I had a conversation recently with a friend who lives in a suburb of Belfast, which can be summarised as follows: "Where I live, we have no problem. We have learned to forget our differences and get on with it. If only 'we' could deal with 'them' and 'their prejudice', imagine where Northern Ireland could go?"
The irony of such a prejudiced view on prejudice was missed by my friend. It was a classic case of compartmentalisation - a refusal to see any connection between personal attitudes, thoughts and actions and the lot of others. The end result is that no responsibility falls on "me" for what is happening to "them". We become bystanders.
In this context, our latest survey 'Do You Mean Me?' is both revealing and disturbing.
It appears that our negative attitudes to others are hardening. And this increases according to social contact, from workplaces, to neighbourhoods, to home. Indeed 30% of those surveyed indicated that they could perceive of some circumstances which would justify holding a prejudiced viewpoint.
Our survey also asked people what they thought about different groups. The group which attracted the most negativity was the Traveller Community with 54% of people saying they would not want a Traveller as a neighbour.
Although relatively low numbers (7%) had negative views about people from a different religion, this rises when you ask if they would want someone from a different religion as a neighbour (10%) or to marry a close relative (17%) compared to 6% and 8% in 2008.
Attitudes are hardening towards people with physical and learning disabilities and mental ill-health in the workplace. More than a quarter of respondents (26%) said they would mind having someone with mental ill-health as a work colleague, compared to 17% three years previously.
There were also strong negative attitudes towards transgendered people, Eastern European migrants and lesbian, gay or bisexual people.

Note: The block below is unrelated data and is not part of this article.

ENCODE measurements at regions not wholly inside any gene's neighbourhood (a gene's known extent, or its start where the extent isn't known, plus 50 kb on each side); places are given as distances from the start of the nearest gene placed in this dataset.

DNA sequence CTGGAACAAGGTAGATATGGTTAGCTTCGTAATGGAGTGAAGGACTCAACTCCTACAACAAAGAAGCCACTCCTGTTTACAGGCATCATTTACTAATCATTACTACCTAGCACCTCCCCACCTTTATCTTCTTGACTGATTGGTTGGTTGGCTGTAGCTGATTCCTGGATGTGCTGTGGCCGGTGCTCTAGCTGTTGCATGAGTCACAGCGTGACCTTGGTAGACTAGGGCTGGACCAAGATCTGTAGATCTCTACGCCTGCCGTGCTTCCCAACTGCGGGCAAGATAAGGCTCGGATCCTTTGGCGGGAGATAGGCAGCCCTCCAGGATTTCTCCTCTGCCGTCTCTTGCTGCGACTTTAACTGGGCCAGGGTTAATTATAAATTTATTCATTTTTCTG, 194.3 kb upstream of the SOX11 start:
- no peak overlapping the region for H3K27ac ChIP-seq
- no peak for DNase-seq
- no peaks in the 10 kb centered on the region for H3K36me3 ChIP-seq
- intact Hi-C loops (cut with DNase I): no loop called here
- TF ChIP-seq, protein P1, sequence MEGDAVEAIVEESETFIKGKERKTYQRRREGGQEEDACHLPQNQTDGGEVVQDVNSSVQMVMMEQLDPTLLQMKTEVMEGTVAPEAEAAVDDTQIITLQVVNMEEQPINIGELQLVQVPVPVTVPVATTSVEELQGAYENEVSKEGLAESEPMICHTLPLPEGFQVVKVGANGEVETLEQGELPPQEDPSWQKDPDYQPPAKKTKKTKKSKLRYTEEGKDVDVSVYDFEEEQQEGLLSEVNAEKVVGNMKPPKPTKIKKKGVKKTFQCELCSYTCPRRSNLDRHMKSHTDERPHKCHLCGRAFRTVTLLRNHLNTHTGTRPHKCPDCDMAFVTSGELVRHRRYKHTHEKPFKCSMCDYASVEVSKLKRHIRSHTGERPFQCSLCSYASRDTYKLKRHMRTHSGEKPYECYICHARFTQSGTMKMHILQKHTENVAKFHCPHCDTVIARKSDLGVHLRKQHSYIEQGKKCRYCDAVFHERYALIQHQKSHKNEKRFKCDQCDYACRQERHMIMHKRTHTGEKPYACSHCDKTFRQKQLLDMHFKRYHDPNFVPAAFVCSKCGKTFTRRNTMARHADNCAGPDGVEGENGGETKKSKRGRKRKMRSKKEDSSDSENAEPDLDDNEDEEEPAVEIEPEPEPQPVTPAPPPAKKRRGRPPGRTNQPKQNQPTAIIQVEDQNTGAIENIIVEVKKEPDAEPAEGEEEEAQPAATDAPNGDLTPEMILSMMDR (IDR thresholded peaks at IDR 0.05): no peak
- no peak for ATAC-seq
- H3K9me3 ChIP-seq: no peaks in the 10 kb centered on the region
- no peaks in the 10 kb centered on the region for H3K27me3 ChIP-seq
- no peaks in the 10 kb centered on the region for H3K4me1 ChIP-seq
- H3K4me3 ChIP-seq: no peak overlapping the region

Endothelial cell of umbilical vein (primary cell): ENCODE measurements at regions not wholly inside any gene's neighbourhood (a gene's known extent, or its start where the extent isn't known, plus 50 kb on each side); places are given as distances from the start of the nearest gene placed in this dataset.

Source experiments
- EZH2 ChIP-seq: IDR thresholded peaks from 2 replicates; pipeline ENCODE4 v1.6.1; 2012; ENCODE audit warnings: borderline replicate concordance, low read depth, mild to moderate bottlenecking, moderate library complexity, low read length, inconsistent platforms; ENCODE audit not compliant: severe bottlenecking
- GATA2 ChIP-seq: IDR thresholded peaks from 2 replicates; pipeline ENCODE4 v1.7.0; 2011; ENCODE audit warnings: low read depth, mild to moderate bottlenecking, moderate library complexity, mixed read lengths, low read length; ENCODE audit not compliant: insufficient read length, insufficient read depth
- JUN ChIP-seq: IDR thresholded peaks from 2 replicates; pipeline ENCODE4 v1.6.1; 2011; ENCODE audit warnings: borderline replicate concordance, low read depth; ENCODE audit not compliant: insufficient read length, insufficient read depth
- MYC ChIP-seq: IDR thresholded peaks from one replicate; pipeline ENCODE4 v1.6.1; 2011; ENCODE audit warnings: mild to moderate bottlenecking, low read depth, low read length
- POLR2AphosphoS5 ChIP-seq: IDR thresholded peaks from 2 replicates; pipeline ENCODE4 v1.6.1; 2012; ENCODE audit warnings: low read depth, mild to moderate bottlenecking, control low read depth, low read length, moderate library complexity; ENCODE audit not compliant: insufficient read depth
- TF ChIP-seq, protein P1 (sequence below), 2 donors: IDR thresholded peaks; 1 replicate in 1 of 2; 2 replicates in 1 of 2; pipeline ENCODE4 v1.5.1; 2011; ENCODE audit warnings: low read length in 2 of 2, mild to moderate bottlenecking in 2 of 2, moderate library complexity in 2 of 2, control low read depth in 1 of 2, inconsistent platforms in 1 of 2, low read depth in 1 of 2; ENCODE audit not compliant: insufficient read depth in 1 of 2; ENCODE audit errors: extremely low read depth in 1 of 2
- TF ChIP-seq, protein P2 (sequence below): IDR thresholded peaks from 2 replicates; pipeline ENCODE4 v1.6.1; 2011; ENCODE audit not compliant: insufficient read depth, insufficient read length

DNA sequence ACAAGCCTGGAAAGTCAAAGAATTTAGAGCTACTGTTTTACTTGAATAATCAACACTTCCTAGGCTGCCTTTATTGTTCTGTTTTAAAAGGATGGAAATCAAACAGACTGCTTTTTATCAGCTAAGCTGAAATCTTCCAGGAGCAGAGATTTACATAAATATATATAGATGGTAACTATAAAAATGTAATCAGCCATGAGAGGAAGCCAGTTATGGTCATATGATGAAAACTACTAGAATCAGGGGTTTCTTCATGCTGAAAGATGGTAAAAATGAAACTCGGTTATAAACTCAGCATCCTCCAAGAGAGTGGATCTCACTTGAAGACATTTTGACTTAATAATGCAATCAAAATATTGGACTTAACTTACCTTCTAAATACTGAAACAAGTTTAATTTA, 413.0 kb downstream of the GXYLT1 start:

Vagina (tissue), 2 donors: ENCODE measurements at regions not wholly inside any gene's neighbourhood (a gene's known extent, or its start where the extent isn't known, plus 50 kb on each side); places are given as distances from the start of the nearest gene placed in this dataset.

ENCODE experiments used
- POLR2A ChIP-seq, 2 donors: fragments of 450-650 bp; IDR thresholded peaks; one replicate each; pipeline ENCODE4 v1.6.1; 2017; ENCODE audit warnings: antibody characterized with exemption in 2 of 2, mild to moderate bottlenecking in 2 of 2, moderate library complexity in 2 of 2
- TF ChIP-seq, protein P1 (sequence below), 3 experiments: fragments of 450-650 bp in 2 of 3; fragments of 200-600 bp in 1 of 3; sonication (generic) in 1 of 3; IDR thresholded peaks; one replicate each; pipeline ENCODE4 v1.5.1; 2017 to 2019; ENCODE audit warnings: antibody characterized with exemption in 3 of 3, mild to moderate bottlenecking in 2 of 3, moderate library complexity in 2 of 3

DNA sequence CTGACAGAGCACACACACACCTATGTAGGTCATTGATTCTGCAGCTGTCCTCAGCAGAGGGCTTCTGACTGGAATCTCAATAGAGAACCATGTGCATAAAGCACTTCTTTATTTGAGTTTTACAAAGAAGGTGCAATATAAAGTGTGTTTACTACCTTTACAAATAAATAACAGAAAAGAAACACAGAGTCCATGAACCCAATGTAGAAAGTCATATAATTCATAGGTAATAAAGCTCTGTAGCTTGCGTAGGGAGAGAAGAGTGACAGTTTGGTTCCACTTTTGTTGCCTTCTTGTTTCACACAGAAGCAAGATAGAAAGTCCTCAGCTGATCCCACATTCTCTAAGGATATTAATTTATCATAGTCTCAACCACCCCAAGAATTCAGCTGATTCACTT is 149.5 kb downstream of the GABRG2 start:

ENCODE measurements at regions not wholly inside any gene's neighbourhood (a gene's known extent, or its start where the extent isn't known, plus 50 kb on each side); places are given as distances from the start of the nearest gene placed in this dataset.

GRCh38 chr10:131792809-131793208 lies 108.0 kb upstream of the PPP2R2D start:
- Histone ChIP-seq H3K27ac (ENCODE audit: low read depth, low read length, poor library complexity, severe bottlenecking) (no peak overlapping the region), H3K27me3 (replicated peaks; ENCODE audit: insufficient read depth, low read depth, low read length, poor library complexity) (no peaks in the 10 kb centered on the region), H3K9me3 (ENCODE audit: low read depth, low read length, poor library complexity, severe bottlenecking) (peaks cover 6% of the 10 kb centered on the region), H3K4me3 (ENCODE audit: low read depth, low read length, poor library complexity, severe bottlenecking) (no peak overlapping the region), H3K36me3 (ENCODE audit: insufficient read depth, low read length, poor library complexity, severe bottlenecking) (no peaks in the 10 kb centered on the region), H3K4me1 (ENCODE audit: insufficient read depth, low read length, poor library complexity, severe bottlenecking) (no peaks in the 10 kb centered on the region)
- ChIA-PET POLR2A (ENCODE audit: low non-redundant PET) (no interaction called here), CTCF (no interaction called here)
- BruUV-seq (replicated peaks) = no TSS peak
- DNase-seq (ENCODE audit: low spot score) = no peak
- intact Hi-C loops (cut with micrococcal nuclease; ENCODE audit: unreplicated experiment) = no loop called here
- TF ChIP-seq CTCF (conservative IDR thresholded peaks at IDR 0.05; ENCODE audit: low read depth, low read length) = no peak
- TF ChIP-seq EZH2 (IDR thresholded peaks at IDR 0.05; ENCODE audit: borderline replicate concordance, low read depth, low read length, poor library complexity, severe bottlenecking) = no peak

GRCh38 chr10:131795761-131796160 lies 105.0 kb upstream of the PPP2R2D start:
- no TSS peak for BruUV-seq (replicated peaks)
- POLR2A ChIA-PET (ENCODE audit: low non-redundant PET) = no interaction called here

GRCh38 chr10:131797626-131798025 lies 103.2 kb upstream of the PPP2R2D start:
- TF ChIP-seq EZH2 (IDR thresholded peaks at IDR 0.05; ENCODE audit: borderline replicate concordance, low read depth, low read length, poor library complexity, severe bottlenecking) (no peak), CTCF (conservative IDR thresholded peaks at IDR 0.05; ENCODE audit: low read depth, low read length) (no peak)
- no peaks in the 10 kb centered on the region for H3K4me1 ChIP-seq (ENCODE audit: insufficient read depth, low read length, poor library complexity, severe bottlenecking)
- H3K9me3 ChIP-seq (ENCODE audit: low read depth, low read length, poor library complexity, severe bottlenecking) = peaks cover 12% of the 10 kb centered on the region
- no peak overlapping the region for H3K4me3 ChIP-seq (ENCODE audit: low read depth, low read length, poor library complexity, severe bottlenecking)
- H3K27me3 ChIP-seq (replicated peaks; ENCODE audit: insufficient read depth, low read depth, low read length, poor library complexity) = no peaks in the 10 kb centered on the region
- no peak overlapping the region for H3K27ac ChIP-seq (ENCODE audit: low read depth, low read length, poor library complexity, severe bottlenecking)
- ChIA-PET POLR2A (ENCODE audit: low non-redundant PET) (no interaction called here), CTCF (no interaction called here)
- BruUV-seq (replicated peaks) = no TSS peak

The survey also reveals there has been a sharp rise in people who feel that they have been treated unfairly. One third of respondents said that they had experienced harassment or were treated unfairly during the past three years because they belonged to a particular group - that's 17 percentage points up on the equivalent figure in 2008.
It found that people from black and minority ethnic backgrounds, those with a disability and who are lesbian, gay or bisexual are more likely to feel they have been treated unfairly. Notably, only one-fifth of people made a complaint about their treatment.
It is a continuing concern for us that so many people may be treated unfairly and not seek redress. We provide advice to the thousands of people each year and will continue to prioritise initiatives that reach out and connect with those who are in most need of our services.
The survey also included questions about under-representation of groups in public life. More than two thirds of respondents said they would like to see more women in management positions in the workplace; 65% said they would like to see more disabled people in work and 63% said they would like to see more female MLAs.
We believe that the business community and all political parties should take these results on board. More sharing, more diverse workforces and political representatives will lead to better decision-making which is more reflective of society.
Equality must underpin all that we do and it is welcome that this principle has been recognised in the Executive's Programme for Government. The findings from this survey will certainly shape our work going forward and we hope that they will also inform and guide the work of others.
I firmly believe that we are at a time where a small measure of courage and some creative thinking could allow us to construct new ways of being together, recognising our differences but going ahead in a way that accepts we need to deal with them rather than deny them.